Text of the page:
Windows Phone 8 earns mantle as third ecosystem thanks to Nokia 920
By Chantal Tode
September 6, 2012
Nokias new smartphones built on the Windows Phone 8 operating system were launched yesterday with some unique features and a list of partners that includes AT&T, Groupon and Rovio, helping to ensure Windows Phone 8's position as the third mobile ecosystem going forward.
Any smartphone is only as good as its ecosystem, meaning Nokias new Lumia 920 could get a boost from the support provided by exclusives with several apps that consumers are eager to have. The device also boasts features such as built-in wireless charging, a high-quality camera, built-in NFC and augmented reality for maps.
Nokia is trying to position itself as having the best camera, making it distinct from Apple and Android, which dont emphasize that part of the technology, said Wally Swain, senior vice president of research at Yankee Group, Boston. The question is does that positioning give it broad appeal.
I think the Nokia device has some unique software, things associated with photos and locations and to a certain extent the music app that they have that coming out of the box are going to be different, he said.
This solidly establishes Windows Phone 8 as a third ecosystem with devices that are a lot more attractive than BlackBerry.
Head-to-head with Samsung
The new devices introduced by Nokia include the flagship 920 and a mid-range 820 that has fewer features. Nokia said theywill enter select markets in the fourth quarter and will be available from AT&T.
Nokia has a lot riding on these devices.
While initial shipment figures for previous Lumia devices have been promising - although not exactly setting the world on fire - the companys second quarter results showed that its mobile phone sales otherwise are declining and it is losing money. Nokias partnership with Microsoft for Windows Phone devices needs to start paying off very soon if the company is to offset these losses.
Samsung, which is riding the success of its Galaxy S III Android phones, introduced its own Windows Phone 8 devices last week, meaning that one of the challenges now facing Nokia is differentiating its Windows Phone 8 products.
How much of the appeal of the device is uniquely Nokia and how much is to due to the appeal of Windows Phone 8, which has a lot of features that are quite different from what else is out there, Mr. Swain said.
Samsung and Nokia are going to be pretty head to head because the star of the show is going to be Windows Phone 8, he said.
To a certain degree, the relative success of each device is going to be dependent on the marketing muscle behind it. This is where Nokias partnership with Microsoft could benefit the OEM.
Microsoft has high hopes for Windows Phone to compete against iOS and Android and is allocating significant marketing resources to it.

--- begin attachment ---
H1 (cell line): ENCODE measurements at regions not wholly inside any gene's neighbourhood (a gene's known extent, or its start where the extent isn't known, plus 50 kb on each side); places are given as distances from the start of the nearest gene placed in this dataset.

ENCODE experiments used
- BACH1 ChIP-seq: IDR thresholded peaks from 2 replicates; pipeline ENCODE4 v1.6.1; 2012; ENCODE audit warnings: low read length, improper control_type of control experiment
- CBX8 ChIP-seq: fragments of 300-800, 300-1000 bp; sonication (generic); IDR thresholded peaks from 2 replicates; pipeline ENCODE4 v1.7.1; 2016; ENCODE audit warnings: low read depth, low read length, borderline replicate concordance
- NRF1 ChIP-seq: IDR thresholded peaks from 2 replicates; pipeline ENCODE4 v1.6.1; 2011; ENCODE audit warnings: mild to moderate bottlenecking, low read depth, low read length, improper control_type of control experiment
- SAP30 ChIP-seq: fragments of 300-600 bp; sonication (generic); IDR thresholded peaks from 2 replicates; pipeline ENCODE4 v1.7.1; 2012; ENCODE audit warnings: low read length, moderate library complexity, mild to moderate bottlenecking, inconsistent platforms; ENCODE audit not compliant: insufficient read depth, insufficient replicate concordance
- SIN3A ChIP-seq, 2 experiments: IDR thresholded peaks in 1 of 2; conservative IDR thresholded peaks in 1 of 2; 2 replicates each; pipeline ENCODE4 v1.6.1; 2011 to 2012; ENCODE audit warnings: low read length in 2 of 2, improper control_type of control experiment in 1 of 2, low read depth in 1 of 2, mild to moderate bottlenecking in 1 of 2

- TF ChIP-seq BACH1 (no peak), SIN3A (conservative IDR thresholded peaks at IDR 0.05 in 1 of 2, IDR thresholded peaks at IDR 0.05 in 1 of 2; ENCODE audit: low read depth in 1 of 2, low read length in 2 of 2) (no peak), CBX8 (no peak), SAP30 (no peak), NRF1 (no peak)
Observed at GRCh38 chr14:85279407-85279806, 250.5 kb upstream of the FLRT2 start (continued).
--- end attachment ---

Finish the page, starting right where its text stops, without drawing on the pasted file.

Nokias partnerships with app developers could also help build an ecosystem that attracts consumers.
The apps that will be available for the new Lumia devices include The World of Red Bull, which is exclusive for 9 months and lets users pin their favorite Red Bull athletes to the home screen for live news updates; Vimeo, exclusive for three months, which will enable users to capture HD video using the phones camera optics and PureView technology, and Angry Birds Roost, exclusive for three months, which is the latest entry from the popular mobile gaming franchise.
Others apps include Bloomberg Hub, exclusive for three months, Groupon with augmented reality, exclusive for six months, YouSendIt with NFC features, exclusive for three months and Micheline with NFC features, exclusive for six months.
Additionally, Nokia has announced partnerships with Virgin Atlantic and coffee house chain The Coffee Bean & Tea Leaf to introduce wireless charging in various locations.
Carriers key role
Nokia also said the phone will be available on AT&T. In comparison, Samsung did not mention any operators when it announced its Windows Phone 8 line last week.
In the U.S. market, the support of the wireless networks plays a key role in the success of handsets.
In the U.S., Nokias success is very highly dependent on how heavily AT&T and other operators put their leverage behind it, Mr. Swain said. What is the subsidy going to be that is going to be completely different for the two devices.
It has to do with the operators themselves making a bet that there is going to be sufficient difference in price and marketing for Windows Phone 8 that will give them a solid second or third alternative in their portfolios, he said.
It all depends on whether or not the interface and the new devices get some early momentum through operator distribution channels in the U.S.
Chantal Tode is associate editor on Mobile Marketer, New York
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